The film has quite shockingly proved its timelessness in the U.K. following the country’s economic fallout in the wake of Brexit. Interestingly enough, Cuarón intended the film to be a critique on post-9/11 America and the neoconservative politics that thrived (along with the anti-Muslim rhetoric that can no longer be reined in). Bexhill, the refugee camp at the center of the film’s pulse-pounding finale, was meant to harken back to the chilling images of Abu Ghraib and Guantanamo Bay. Closer inspection provides a glance into the concentration camps of Nazi Germany. Now, the sequence offers a harrowing glimpse at our present. As Theo and Kee are sorted into the cultural chaos of Bexhill, a sign post above them starkly reads, “Homeland Security.” Fugees are stripped of their belongings, their clothes, identification, while border agents mercilessly enforce the oppressive will of the government. One such officer gives a discriminatory look at them and says, “You fucking people disgust me.”
The film utilizes numerous artistic cues to internalize its political commentary. In order to secure Kee’s travel through the country, Theo seeks the favor of his cousin Nigel, a government minister who runs a state-sponsored program dedicated to salvaging lost art from the violent masses (the art is not stored in some museum accessible to the public and is instead used as Nigel’s personal décor). When we meet Nigel, he stands proudly beneath Michelangelo’s David, once a symbol for standing civil liberties, except the statue we see is missing the left calf, thus a broken symbol. Nigel casually mentions La Pieta, a sculpture depicting the Virgin Mary cradling the crucified body of Jesus. As Theo dines with his cousin, he is framed astutely in the distortion and suffering of Picasso’s Guernica, where in the far left corner you can just make out the image of a mother cradling her dead son. This referencing of motherly grief is externalized on a street-level in Bexhill, the camera this time focusing on an immigrant mother grieving a child taken away from her just moments ago. Cuarón’s cross-referencing of various texts serve as a haunting critique of the world we find ourselves in. But despite the layers of inter-texts embedded in the film, Cuarón’s most startling reference lies in the present.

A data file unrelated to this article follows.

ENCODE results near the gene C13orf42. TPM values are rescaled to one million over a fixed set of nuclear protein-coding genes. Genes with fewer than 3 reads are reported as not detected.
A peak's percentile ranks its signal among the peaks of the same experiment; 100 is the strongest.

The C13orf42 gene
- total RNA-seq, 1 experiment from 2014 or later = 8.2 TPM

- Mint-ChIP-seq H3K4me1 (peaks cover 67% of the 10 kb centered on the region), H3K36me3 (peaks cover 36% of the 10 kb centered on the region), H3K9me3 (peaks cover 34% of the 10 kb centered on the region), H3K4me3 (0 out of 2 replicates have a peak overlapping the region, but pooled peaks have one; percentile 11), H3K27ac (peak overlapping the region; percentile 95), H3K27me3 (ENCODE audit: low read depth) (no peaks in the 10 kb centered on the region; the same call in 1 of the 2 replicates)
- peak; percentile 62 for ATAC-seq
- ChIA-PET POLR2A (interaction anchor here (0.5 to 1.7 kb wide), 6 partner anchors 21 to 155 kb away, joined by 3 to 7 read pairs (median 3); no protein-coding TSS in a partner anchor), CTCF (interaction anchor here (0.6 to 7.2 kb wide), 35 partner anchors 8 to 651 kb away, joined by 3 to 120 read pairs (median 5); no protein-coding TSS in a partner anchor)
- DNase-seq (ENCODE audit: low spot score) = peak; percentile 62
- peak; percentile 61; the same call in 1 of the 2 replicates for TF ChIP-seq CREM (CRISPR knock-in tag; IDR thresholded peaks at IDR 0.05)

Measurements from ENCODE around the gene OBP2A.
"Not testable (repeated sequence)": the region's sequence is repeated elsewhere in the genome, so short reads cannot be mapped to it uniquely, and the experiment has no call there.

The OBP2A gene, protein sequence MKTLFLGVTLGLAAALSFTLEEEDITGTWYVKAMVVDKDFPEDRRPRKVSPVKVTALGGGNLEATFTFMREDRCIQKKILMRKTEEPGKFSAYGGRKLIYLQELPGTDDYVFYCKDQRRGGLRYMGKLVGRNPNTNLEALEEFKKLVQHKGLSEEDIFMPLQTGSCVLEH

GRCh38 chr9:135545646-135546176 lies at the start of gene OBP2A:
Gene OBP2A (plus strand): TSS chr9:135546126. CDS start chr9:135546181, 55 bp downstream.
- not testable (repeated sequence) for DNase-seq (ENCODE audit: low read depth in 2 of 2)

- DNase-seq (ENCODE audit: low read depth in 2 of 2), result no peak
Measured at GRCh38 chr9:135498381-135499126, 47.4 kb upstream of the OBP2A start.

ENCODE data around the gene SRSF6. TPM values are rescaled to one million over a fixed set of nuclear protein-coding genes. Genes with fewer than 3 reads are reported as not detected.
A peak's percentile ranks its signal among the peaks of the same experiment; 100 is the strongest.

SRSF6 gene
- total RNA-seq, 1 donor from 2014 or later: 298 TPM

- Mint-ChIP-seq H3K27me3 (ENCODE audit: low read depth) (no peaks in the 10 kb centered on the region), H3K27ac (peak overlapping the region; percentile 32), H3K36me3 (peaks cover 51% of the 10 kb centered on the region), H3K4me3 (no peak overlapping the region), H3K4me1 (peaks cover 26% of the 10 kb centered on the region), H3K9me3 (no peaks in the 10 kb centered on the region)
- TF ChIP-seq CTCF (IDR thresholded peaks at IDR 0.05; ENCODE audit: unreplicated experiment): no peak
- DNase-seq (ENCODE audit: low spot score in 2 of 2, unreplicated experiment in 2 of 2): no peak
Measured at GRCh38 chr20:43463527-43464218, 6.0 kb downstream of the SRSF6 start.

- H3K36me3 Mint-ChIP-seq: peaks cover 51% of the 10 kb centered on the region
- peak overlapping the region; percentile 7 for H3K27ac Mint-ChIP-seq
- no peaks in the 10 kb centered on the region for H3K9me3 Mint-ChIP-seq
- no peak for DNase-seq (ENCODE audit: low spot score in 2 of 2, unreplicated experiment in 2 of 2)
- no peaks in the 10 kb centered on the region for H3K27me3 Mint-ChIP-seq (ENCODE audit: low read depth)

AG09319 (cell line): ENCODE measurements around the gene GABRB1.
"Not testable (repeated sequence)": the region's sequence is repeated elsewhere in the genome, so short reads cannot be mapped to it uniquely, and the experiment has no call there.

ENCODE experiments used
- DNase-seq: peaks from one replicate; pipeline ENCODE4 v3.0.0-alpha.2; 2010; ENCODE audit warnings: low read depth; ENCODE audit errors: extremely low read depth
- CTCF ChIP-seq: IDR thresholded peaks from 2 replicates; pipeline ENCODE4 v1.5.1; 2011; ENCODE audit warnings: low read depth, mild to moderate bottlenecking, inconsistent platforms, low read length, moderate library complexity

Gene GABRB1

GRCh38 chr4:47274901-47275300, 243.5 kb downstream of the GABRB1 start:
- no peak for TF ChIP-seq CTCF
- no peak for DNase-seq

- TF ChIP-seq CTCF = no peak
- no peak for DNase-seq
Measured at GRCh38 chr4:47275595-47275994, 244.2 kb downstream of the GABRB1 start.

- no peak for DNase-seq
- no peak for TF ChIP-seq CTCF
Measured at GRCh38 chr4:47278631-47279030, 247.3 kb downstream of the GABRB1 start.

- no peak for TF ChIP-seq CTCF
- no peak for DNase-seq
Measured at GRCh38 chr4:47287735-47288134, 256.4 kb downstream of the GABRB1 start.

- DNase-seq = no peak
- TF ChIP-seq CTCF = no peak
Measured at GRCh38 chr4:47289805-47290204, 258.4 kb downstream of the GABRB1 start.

Children of Men serves as a cautionary tale about the lack of social infrastructure, the pettiness of hedonism, and the dangers of xenophobia. Infertility is the only anxiety we do not share with the film (overpopulation is the more pressing concern) and yet, Cuarón largely prophesized the nature of things to come. Even in the film’s smaller moments Cuarón’s commentary continues to reveal itself. When Theo is reacquainted with his ex-wife, Julian, he remarks that the photo the police use of her doesn’t do her justice, to which she replies, “What do the police know about justice?” And Jasper’s mute wife, Janice, once an investigative journalist who exposed much of the British government’s injustices, was mysteriously kidnapped and tortured, rendered catatonic after the ordeal. Consider that for a moment, a public servant who was silenced for simply doing her job. Watching this film today, you have to remind yourself that this is a movie because its implications and meditations are horribly credible. Movies typically offer us an escape from reality. Cuarón, instead, plunges us deep into our own filth. Made just over a decade ago and set a decade from now, Children of Men gravely reminds us that the future might be a lot closer than we think.